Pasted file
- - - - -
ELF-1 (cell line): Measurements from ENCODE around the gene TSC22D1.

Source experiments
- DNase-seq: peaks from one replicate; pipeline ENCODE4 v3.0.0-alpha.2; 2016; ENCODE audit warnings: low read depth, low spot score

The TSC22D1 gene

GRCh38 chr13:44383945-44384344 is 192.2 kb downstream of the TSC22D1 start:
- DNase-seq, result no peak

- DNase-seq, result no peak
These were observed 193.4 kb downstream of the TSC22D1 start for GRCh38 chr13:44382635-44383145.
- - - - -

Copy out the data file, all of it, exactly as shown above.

ELF-1 (cell line): Measurements from ENCODE around the gene TSC22D1.

Source experiments
- DNase-seq: peaks from one replicate; pipeline ENCODE4 v3.0.0-alpha.2; 2016; ENCODE audit warnings: low read depth, low spot score

The TSC22D1 gene

GRCh38 chr13:44383945-44384344 is 192.2 kb downstream of the TSC22D1 start:
- DNase-seq, result no peak

- DNase-seq, result no peak
These were observed 193.4 kb downstream of the TSC22D1 start for GRCh38 chr13:44382635-44383145.